Long distance trailiering? - The Horse Forum
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post #1 of 13 Old 11-17-2012, 10:30 PM Thread Starter
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Long distance trailiering?

So... I'm really interested in a horse for sale, but he's about 20 hours away. I was talking to my barn owner, and she said the best way to trailer a horse that far is to not give them grain the day before, and to just go the whole way without stopping at hotels etc. but I find a few things problematic. 1. The horse is a younger horse, and I think it would be really stressful. 2. He's in a warmer area that doesn't ever get snow, and I'd be bringing him to New York State at the beginning of winter. Help? What do you guys think? I really want this horse, but I guess it would be pure luck if I could get him! Trying to see if I can get enough money, hence the sale of some of my tack! But if it all worked out.. what do you guys think? Thanks!
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post #2 of 13 Old 11-17-2012, 10:50 PM
Green Broke
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how mamy horses has your trainer long distance hauled ? I'm betting none.
You want to hydrate the horse, Id feed soaked beat pulp starting 2 days prior. Electrolyte the night before, On the road would make sure they have hay. Stop for a fuel rest brake ever 3-4 hours. Dont unload just stop let horses rest in trailer. Each stop offer some fiber like carrots, and more soaked soupy beatpulp along with water. For a 20 hour haul, I would look for a camp ground I could unload over night at about the 10-11 hour mark.
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post #3 of 13 Old 11-17-2012, 10:56 PM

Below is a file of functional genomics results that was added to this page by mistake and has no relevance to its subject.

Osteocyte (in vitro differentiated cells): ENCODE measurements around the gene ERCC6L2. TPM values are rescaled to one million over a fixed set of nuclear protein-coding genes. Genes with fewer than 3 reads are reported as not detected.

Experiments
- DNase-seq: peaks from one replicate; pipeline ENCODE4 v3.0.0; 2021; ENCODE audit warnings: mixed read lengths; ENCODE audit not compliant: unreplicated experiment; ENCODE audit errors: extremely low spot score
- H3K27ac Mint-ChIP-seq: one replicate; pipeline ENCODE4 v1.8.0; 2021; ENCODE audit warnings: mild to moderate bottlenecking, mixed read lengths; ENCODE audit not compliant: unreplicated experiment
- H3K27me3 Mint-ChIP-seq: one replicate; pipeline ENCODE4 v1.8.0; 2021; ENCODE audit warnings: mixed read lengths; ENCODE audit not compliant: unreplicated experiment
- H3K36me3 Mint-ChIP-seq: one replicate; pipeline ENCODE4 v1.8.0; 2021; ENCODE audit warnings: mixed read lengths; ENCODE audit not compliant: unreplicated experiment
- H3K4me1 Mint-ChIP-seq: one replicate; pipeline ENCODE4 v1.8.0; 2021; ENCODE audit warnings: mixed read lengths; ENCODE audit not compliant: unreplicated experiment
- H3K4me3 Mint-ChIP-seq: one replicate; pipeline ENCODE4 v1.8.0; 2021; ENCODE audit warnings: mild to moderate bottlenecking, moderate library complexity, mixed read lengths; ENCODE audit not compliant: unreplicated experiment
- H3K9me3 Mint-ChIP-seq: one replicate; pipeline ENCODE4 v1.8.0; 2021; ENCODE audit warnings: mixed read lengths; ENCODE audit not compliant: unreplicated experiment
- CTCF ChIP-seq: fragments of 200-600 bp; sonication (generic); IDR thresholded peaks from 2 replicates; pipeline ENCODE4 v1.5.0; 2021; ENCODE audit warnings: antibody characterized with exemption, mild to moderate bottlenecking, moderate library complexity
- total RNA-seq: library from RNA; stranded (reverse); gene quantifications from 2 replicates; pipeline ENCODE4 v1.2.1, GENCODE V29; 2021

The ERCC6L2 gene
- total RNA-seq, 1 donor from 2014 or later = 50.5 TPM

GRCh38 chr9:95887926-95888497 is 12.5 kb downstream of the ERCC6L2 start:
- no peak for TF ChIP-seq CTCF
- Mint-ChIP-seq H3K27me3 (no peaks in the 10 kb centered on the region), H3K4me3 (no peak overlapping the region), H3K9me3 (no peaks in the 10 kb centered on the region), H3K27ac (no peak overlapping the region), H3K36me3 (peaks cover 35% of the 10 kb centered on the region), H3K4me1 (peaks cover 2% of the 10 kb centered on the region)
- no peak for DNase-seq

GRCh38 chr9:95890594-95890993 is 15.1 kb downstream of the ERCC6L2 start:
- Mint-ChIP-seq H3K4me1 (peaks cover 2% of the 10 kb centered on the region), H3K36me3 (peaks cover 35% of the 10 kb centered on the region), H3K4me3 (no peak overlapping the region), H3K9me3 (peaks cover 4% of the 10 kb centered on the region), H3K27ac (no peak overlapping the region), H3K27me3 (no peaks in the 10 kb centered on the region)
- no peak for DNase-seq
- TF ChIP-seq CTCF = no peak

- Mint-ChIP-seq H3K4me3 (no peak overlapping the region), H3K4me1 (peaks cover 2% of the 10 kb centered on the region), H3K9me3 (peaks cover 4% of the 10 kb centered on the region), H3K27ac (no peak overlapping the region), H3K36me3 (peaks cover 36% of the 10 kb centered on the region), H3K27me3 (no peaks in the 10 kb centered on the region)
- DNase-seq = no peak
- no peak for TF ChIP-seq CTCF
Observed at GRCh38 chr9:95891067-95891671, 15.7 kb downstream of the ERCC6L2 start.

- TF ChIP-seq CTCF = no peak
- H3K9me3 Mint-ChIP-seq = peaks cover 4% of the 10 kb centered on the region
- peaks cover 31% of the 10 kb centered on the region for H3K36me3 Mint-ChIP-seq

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I, personally, would stop every now and then and let the horse get out and stretch. Maybe somewhere safe to lunge just in case. Be sure they have food and water, all wrapped up in shipping boots and stuff.

Pssh.I didn't pick up the wrong lead
It's called a counter canter...
...A very advanced maneuver.
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post #4 of 13 Old 11-17-2012, 10:56 PM
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I have taken horses from NY to Florida 24 hours and just stop to give them water and more hay, when I take a break for dinner (a quick one) that is when the horse gets to pee if wanted I would not stop and unload

ride a draft and see the world differently
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post #5 of 13 Old 11-17-2012, 11:01 PM
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all good advice and going from warm to cold weather just take a horse blanket along and put on when the tempature starts to drop. making sure the horse urinates is probably the most important thing to look for. some times on long distance they can lock up and not urinate then the horse in is huge problems fast. electrolytes are a must.i say go get her.or him. and totally enjoy your first adventure with your new horse..let me know how it goes.
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post #6 of 13 Old 11-17-2012, 11:07 PM
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Originally Posted by SorrelHorse View Post
I, personally, would stop every now and then and let the horse get out and stretch. Maybe somewhere safe to lunge just in case. Be sure they have food and water, all wrapped up in shipping boots and stuff.